Traditionally vitamin B12 has been used to treat pernicious anemia, however, more recently vitamin B12 supplementation has has been used in the treatment of various conditions related to sub-clinical deficiency of vitamin such as treatment to prevent memory loss, dementia, Alzheimer's disease, depression, poor concentration, reducing the signs of ageing, incontinence, asthma, allergies (such as in atopic allergy and eczema), amyotrophic lateral sclerosis (Lou Gehring's disease), vitiligo, ringing in the ears (tinitis), boosting energy, incontinence, lack of libido, male and female infertility, poor balance, hearing loss, and psoriasis.
High dose of hydroxocobalamin injected intravenously has been used for treatment of heavy metal poisoning and cyanide intoxication. High dose methyl cobalamin (injected) has been used to successfully treat the sign and symptoms of Alzheimer's disease. Similar success has not been achieved with oral preparations of vitamin B12.
Vitamin B12, either alone, or in combination with folate and vitamin B6, has also been used to reduce serum homocysteine levels, which have been associated with cardiovascular disease, vascular dementia and mild cognitive decline.
Vitamin B12 "loading" of the brain occurs during fetal life, with very little vitamin B12 entering the brain after birth. There is a general decline in B12 levels over time, and it has not been possible to restock the brain with any oral form of B12. Overcoming deficiency in the brain requires prolonged high dose parenteral administration of vitamin B12, and cannot be achieved by any oral dosing system.
Deficiency of folate and particularly vitamin B12 can lead to an inability to properly process homocysteine, with the result that in many individuals who are deficient in these vitamins can have elevated levels of Hcy in both the serum and the brain. Elevated Hcy has been found to occur in 9-14% of people over 60 and has been correlated with an increased incidence/severity of cardiovascular disease and the development of mild cognitive impairment. High dose vitamin B12 supplementation in with folate and vitamin B6 has been shown to reduce the level of brain shrinkage in subjects with elevated serum homocysteine levels (Douaud etal, 2013, Smith etal, 2010). High dose intravenous methylcobalamin has been shown to reverse the symptoms of Alzheimer's disease (Ikeda etal, 1992).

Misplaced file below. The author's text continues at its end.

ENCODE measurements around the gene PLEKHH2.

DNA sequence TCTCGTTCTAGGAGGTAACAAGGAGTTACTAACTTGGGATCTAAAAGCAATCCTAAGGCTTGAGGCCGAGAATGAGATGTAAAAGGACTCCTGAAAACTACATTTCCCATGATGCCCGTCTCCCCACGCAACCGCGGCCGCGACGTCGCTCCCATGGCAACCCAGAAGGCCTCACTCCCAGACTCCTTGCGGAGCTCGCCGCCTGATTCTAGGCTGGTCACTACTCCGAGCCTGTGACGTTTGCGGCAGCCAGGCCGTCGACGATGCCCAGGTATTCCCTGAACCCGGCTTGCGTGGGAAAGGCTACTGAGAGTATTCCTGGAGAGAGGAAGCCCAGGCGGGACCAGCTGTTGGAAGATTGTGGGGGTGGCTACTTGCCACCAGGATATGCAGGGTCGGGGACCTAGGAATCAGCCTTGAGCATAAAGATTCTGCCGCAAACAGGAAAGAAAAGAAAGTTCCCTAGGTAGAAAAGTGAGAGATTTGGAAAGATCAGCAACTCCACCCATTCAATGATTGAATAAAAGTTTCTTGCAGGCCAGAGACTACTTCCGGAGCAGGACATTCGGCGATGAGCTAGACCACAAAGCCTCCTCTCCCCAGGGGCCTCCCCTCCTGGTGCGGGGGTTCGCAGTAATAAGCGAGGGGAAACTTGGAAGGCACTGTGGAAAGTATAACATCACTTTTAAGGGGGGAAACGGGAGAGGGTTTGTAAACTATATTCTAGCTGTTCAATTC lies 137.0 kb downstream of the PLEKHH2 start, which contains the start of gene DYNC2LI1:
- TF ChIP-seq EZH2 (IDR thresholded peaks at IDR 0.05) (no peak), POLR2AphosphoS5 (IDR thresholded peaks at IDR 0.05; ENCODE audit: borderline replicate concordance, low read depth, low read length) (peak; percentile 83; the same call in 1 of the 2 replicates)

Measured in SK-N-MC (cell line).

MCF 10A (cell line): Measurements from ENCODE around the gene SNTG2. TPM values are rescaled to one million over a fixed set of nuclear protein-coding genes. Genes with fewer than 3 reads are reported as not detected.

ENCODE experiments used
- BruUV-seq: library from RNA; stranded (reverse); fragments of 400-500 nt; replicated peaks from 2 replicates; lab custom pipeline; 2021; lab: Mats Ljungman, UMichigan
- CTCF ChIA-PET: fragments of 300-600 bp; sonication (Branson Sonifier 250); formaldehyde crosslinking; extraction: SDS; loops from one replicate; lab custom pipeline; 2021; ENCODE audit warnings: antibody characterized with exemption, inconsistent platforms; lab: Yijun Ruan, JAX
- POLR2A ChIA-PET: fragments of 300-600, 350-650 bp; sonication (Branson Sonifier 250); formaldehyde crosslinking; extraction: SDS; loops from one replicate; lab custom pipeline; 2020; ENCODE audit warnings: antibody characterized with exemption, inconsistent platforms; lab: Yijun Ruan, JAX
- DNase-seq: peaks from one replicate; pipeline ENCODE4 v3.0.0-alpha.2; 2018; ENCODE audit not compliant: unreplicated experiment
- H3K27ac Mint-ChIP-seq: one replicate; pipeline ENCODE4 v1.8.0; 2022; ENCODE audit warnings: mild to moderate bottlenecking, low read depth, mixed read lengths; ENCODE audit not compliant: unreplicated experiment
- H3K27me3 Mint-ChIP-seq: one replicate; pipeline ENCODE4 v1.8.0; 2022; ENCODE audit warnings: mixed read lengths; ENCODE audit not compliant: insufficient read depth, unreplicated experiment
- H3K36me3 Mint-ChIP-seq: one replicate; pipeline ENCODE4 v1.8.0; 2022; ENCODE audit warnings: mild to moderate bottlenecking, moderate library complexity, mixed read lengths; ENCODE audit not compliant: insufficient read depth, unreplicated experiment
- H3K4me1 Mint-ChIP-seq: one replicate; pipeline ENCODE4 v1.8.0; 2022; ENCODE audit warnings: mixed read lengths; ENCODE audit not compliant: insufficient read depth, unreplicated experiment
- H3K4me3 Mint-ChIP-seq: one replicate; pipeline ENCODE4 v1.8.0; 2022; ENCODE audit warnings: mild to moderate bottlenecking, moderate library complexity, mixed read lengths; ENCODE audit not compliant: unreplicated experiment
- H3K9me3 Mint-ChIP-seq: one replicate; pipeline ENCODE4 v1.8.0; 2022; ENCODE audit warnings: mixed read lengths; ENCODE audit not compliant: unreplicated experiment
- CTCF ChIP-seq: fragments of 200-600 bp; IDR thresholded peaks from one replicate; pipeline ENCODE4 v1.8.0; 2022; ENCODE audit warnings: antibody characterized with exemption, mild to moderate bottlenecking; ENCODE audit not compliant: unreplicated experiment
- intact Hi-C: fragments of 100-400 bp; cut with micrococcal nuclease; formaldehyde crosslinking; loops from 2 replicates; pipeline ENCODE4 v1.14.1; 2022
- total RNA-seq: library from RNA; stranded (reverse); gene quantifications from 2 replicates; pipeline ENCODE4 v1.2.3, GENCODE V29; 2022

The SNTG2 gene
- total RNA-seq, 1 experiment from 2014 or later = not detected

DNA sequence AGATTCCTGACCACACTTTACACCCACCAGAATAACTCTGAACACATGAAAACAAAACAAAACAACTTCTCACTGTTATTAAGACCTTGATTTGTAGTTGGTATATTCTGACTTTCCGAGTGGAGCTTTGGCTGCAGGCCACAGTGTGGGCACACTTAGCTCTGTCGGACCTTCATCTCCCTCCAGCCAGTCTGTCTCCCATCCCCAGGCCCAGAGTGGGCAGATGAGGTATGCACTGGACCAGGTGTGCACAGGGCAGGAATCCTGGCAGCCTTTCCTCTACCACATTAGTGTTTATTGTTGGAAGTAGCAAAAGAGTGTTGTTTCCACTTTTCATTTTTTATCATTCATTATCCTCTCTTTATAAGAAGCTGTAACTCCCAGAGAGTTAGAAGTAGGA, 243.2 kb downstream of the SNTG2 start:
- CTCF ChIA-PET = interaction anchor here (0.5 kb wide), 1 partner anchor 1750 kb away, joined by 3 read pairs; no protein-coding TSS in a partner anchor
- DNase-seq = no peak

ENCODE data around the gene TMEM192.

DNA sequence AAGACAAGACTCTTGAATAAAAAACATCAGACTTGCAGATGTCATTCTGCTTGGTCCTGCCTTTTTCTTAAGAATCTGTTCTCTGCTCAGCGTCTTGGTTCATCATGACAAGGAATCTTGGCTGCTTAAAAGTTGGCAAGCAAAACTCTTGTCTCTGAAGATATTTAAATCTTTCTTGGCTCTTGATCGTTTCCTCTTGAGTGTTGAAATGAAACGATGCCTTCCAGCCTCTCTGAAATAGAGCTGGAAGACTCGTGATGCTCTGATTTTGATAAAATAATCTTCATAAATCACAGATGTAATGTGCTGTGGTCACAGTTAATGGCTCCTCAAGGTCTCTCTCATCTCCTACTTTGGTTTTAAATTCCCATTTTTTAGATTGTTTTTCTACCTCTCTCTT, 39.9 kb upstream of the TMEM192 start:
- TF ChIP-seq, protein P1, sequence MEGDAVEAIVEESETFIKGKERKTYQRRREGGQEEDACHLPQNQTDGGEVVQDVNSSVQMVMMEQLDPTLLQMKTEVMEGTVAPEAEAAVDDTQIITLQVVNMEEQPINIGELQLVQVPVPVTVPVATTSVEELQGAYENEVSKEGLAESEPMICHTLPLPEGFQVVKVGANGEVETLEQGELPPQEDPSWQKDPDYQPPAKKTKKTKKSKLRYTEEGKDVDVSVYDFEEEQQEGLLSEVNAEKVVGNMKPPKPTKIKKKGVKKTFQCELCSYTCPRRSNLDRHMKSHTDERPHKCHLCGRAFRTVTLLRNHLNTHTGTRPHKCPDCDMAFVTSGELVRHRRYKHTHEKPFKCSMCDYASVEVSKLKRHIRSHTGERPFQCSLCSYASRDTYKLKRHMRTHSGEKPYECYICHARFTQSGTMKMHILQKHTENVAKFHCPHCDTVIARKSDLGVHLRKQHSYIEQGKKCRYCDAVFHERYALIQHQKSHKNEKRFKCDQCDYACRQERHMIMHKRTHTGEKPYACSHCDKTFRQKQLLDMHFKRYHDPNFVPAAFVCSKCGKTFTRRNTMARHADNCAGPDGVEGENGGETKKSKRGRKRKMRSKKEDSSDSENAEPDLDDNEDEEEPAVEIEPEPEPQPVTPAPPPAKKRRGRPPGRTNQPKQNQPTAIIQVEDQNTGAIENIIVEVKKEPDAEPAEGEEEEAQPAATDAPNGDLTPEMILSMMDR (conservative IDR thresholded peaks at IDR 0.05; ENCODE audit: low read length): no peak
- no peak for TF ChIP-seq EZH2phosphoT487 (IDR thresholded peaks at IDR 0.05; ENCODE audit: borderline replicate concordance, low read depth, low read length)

It has been found that CFS/ME may be related to defects in either folate metabolism and/or the methylation cycle, as a high incidence of sufferers have genetic mutations in the MTHFR, MTR, MTRR, MTS and/or SHMT genes. In addition many CFS/ME individuals have genetically similar vitamin D receptor genes. It is possible that CFS/ME sufferers have had these "inborn errors of metabolism" for much of their life, without experiencing any significant problem until some precipitating event such as stress or a chronic infection has triggered chemical changes inside the body thereby resulting in CFS/ME. Many, many different treatments have been tried in an attempt to cure CFS/ME, with little success. Recently, however, it has been found that many people have obtained significant benefit from repeated dose treatment with high levels of vitamin D3, adenosylcobalamin and methylcobalamin. It is believed that this repeated high dose supplementation is required to stock both the body' methylcobalamin levels but also the adenosylcobalamin. Over time, and with the addition of high dose vitamin D supplementation the subjects appear to return to their pre-CFS status.
The active forms of vitamin B2, FMN and FAD have a critical role in the maintenance of functional methylcobalamin and adenosylcobalamin. Persons who are functionally deficient in vitamin B2 rapidly become deficient in active vitamin B12. In this case no amount of added methyl or adenosylB12 can overcome deficiency. It is therefore essential that functional vitamin B2 deficiency be addressed before vitamin B12 deficiency. Vitamin B2 deficiency can be due to lack of dietary intake of vitamin B2 (riboflavin) or Iodine, Selenium and/or Molybdenum, as each metal is essential for enzymes involved in converting riboflavin to FMN and FAD.
Examination of the metabolism of autistic individuals has shown that they are highly deficient in vitamin B2 and both adenosyl and methyl B12. Evidence is accumulating that similar deficiencies may be present in children with Down Syndrome. The brains of autistic individuals have been shown to have less one third the levels of normal children, presumably due to lack of loading of the brains of the children during fetal life.
High dose treatment with methyl and adenosylcobalamin has been found to help reduce the pain in many people suffering sciatica and other types of neuropathic pain.
Hypothyroidism can lead to vitamin B12 deficiency. Persons with hypothyroidism should check their serum vitamin B12 levels..
Information on vitamin B12 deficiency can be found at the following sites
www.B12D.org : www.B12.com : www.vitaminb12deficiency.net.au http://b12awareness.org/ http://preventingdementia.org
Pacholok, S.M. and Stuart, J. J. Could it be B12? An epidemic of misdiagnosis.
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